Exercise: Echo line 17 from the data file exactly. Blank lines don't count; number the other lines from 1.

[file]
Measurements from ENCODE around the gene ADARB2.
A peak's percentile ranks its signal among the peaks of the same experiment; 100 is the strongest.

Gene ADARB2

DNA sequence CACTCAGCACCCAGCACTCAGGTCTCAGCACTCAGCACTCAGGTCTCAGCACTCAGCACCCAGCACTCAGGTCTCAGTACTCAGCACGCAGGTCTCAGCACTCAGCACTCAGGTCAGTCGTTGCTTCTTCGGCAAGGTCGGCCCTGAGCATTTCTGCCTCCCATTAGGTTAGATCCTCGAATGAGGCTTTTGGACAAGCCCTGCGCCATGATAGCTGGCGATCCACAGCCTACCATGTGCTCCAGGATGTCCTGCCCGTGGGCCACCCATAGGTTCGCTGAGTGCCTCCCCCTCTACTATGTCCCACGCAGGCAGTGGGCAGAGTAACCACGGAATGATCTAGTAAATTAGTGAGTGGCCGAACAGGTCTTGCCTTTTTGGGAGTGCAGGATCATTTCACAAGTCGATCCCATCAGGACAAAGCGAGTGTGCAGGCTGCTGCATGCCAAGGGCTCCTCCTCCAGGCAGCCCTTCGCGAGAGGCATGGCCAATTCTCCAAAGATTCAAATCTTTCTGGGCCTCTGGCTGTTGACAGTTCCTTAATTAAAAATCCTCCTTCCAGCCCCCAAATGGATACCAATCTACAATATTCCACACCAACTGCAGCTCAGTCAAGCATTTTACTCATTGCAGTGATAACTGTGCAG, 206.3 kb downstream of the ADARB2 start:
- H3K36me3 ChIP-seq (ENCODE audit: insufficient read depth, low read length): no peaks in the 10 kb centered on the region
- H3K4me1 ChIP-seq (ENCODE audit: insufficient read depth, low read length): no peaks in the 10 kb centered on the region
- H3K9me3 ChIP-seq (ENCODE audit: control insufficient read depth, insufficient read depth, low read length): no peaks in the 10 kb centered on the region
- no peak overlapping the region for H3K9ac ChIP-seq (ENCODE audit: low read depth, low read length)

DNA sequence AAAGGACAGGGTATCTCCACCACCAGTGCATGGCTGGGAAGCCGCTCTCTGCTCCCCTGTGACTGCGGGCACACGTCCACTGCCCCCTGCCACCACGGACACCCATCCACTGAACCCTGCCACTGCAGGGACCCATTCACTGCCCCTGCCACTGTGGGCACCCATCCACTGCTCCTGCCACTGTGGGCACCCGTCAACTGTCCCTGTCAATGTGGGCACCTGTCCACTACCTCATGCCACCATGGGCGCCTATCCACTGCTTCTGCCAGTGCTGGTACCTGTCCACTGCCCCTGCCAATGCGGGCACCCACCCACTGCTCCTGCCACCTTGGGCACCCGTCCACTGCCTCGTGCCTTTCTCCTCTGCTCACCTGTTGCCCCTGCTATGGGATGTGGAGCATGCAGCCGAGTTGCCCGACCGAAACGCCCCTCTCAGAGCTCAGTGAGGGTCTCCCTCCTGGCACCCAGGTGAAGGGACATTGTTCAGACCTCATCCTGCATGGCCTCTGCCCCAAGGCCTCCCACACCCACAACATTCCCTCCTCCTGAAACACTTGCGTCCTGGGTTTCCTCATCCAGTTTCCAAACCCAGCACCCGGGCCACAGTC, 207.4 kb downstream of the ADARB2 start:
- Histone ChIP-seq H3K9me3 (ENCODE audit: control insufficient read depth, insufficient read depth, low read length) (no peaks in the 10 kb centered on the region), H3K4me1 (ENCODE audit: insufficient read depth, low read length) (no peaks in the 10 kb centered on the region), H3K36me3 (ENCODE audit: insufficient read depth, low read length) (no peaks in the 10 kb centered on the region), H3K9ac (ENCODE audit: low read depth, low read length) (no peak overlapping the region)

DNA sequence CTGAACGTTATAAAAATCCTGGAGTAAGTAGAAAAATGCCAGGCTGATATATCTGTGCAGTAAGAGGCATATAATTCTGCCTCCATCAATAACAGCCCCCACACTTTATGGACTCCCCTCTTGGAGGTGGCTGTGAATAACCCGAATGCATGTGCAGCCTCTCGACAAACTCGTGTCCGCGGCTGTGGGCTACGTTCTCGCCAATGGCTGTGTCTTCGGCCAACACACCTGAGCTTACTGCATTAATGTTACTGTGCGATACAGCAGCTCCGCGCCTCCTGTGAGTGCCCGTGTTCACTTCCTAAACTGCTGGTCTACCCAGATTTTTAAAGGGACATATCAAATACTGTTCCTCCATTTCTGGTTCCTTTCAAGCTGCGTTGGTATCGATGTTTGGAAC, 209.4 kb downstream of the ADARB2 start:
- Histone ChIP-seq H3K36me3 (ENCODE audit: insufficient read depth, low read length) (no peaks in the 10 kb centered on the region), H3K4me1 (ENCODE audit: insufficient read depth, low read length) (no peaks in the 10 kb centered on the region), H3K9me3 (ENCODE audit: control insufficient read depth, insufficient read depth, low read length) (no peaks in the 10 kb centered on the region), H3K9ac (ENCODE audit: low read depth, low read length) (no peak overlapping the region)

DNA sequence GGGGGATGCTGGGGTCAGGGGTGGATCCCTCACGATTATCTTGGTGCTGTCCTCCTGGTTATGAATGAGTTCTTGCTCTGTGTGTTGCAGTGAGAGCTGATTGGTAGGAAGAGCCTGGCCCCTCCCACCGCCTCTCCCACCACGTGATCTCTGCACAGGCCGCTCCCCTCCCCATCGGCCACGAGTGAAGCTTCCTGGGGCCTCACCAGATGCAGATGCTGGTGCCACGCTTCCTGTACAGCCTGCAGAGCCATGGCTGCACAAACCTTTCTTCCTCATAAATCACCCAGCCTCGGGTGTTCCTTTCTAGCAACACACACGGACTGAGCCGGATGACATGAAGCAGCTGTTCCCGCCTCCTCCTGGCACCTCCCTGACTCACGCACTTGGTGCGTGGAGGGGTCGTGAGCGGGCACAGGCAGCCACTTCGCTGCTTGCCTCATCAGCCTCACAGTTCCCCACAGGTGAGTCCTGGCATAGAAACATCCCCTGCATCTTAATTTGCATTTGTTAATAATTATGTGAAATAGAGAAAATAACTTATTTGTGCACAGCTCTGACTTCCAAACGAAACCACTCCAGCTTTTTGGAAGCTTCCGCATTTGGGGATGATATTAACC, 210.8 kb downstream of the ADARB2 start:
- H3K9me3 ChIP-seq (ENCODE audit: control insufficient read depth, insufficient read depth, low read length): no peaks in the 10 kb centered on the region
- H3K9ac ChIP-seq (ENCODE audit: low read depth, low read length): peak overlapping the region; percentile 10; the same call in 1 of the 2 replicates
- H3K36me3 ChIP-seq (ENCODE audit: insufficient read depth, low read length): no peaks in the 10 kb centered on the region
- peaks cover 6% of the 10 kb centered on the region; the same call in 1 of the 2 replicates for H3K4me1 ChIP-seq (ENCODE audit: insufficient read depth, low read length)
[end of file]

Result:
- peaks cover 6% of the 10 kb centered on the region; the same call in 1 of the 2 replicates for H3K4me1 ChIP-seq (ENCODE audit: insufficient read depth, low read length)